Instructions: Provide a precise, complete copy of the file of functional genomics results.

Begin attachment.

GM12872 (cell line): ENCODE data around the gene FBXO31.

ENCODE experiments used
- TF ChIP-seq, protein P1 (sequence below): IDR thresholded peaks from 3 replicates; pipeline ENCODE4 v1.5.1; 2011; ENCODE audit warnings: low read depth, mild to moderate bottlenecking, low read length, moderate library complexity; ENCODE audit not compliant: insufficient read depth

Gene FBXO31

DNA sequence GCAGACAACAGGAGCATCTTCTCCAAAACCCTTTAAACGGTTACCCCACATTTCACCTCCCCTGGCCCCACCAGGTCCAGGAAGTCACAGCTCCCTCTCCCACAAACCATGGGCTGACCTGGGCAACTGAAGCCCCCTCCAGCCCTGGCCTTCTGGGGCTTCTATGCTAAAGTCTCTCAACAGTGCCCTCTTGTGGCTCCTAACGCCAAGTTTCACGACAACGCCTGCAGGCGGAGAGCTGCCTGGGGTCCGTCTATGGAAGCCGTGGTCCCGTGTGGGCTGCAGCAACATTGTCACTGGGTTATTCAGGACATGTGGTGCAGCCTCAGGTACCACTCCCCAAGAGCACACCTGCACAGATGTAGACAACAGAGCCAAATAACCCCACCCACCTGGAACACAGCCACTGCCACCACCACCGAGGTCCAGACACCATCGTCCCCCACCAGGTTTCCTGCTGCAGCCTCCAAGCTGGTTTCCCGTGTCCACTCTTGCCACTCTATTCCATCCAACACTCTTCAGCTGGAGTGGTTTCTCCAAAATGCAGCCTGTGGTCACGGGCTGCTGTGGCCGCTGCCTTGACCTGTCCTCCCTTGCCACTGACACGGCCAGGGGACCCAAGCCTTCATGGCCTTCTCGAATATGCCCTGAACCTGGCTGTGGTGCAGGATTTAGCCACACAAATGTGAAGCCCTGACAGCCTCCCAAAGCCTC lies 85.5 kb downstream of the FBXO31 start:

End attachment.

GM12872 (cell line): ENCODE data around the gene FBXO31.

ENCODE experiments used
- TF ChIP-seq, protein P1 (sequence below): IDR thresholded peaks from 3 replicates; pipeline ENCODE4 v1.5.1; 2011; ENCODE audit warnings: low read depth, mild to moderate bottlenecking, low read length, moderate library complexity; ENCODE audit not compliant: insufficient read depth

Gene FBXO31

DNA sequence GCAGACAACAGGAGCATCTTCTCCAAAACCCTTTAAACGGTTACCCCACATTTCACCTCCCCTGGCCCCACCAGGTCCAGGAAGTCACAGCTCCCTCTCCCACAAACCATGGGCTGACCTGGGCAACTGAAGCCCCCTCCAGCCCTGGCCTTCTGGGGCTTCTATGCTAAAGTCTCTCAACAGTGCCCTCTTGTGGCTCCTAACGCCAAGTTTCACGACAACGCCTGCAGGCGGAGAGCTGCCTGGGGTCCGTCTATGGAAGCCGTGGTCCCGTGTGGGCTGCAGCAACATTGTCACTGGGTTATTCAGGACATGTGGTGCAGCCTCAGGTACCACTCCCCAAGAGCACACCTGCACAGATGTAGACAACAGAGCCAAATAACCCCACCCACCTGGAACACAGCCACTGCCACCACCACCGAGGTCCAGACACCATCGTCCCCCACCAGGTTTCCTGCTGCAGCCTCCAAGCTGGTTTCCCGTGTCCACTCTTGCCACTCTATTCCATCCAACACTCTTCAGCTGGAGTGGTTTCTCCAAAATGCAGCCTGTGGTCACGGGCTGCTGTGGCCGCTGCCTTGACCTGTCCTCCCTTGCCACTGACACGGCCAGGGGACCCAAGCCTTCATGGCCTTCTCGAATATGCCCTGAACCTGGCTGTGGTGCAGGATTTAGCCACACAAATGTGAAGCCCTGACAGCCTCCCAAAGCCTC lies 85.5 kb downstream of the FBXO31 start: